The job of a Bankruptcy Court judge might not sound all that tough, until you consider the fine line they must walk. On one hand, they have to weigh the rights of creditors who are owed money by the company that has filed for bankruptcy protection. They need to decide if they have faith in the reorganization plan put forward by the owners or if all involved -- including hourly employees -- would be better off if the company was sold or dismantled. And they have to do all of this knowing that careers and reputations hang in the balance.
In the case of the Pittsburgh Brewing Co. it appears that U.S. Bankruptcy Judge M. Bruce McCullough may have made up his mind that it's last call for the 145-year-old brewery. This week, Judge McCullough gave the owners of the brewery that churns out Iron City beer until Nov. 7th to come up with the financing to save the company. He sounded pretty skeptical doing it.
The Pittsburgh Post-Gazette quotes McCullough at a hearing regarding $814,000 the brewery owes in federal excise taxes as saying: "If they can't even pay this, why don't we just shut it down?" He also tossed in: "This thing has gone on long enough and it isn't happening. When it's dead, it's dead." Judge McCullough criticized the reorganization plan from Pittsburgh Brewing saying, "The plan you've got ain't gonna work."
The brewer filed for bankruptcy protection in December when the Pittsburgh Water and Sewer Authority threatened shut off water -- which is fairly important when you are making beer -- because the company owed more than $2 million in unpaid bills. The brewery has asked for concessions from unionized workers at the plant and claims it has active talks going with potential investors. A number of rumors have swirled around Pittsburgh in recent weeks, one that has Pittsburgh Brewing shuttering its plant and starting to produce Iron City in Latrobe, Pa., at a brewery now owned by City Brewing of Wisconsin. That brewery used to make the Rolling Rock brand, which Anheuser-Busch purchased earlier this year. Production of Rolling Rock now takes place in Newark, N.J.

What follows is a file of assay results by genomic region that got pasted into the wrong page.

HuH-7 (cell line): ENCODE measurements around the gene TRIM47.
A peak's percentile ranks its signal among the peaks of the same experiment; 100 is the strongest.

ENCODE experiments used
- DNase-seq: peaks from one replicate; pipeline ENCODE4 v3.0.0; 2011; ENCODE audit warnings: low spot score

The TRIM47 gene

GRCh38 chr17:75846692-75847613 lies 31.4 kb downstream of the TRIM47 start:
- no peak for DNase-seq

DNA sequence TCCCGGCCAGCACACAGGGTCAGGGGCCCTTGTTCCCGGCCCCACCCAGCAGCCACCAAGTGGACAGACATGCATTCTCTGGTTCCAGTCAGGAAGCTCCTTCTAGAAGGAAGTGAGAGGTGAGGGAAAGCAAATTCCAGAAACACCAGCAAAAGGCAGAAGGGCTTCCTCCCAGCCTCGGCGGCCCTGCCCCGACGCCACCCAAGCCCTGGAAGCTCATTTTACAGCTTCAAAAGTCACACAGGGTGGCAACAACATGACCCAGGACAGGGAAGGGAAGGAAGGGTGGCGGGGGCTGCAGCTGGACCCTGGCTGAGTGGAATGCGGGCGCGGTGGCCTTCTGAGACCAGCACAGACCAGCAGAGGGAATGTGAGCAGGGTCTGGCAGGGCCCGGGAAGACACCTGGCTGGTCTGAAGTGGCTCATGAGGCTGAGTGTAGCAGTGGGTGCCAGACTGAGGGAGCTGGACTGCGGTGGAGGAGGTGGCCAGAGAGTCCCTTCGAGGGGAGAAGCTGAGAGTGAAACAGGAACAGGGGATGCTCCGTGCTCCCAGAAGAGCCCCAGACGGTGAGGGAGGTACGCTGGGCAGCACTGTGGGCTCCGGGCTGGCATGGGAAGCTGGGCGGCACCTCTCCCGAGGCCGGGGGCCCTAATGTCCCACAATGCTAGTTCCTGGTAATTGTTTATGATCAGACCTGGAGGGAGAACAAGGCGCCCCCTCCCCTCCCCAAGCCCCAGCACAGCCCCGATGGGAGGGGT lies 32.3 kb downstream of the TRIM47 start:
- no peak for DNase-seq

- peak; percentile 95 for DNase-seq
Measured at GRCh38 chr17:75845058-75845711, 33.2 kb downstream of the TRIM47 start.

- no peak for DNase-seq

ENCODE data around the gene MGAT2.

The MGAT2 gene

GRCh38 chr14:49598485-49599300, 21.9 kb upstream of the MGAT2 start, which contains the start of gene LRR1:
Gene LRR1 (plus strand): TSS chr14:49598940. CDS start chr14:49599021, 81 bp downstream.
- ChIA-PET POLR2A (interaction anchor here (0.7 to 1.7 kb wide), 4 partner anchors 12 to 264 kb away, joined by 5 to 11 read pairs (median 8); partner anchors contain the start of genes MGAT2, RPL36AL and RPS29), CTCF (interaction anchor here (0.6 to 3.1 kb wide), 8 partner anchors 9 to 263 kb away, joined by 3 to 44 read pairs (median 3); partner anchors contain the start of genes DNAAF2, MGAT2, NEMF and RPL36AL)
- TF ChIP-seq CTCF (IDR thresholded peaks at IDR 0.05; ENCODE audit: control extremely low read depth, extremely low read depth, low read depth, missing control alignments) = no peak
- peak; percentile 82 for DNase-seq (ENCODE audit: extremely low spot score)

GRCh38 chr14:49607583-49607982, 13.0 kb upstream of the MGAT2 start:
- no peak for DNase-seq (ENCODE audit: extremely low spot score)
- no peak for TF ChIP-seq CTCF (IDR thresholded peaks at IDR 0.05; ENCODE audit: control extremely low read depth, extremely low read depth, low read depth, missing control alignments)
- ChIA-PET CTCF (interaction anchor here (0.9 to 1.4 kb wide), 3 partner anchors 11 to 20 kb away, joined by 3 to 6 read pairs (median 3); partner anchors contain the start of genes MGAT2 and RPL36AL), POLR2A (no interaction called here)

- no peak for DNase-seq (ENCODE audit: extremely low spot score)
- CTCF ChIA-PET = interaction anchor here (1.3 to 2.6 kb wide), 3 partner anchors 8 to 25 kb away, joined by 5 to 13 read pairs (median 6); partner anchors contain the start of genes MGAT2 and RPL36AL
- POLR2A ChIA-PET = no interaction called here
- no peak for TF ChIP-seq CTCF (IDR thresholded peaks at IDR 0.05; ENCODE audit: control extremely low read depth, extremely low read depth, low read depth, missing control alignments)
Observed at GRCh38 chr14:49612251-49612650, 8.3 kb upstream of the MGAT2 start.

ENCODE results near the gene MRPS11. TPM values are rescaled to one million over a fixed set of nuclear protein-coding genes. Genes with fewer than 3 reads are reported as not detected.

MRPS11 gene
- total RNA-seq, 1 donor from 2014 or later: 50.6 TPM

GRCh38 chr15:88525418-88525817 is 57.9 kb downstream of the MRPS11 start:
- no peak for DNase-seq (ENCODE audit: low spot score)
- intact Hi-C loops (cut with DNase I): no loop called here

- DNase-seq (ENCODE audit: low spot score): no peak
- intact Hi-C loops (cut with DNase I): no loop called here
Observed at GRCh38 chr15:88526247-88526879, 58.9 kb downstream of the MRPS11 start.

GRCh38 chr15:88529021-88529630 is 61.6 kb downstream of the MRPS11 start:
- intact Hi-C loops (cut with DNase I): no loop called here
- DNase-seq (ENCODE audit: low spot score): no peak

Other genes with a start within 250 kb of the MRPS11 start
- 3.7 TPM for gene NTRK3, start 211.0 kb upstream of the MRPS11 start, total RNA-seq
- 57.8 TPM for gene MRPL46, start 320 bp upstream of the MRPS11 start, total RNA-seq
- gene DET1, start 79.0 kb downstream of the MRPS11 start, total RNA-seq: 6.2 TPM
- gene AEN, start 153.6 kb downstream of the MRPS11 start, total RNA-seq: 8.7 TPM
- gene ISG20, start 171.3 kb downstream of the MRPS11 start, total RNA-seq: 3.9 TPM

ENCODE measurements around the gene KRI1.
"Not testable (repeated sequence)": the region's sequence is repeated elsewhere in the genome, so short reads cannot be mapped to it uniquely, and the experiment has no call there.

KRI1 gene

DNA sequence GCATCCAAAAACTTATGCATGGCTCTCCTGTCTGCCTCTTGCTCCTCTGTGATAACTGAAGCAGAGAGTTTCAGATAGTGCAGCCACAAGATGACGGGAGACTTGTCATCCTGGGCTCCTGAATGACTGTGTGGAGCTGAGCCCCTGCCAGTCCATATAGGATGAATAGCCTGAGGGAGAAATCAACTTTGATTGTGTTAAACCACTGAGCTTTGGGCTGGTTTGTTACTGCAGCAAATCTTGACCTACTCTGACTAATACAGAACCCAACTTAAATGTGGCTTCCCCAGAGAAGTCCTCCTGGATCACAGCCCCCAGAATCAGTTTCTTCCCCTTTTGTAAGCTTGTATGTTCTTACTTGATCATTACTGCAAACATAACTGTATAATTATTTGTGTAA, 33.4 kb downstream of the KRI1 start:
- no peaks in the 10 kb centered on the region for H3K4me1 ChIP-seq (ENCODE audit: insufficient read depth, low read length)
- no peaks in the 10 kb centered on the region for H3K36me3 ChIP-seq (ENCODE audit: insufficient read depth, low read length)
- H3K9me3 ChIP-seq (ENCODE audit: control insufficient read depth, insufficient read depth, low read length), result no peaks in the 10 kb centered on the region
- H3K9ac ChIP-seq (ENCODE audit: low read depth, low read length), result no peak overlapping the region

Judge McCullough told Pittsburgh Brewing's lawyers that they must come back with a "credible" plan and financing on Nov. 7th. He criticized the owners for stretching out the process and getting it closer to the holidays when he said he did not want to put people out of work.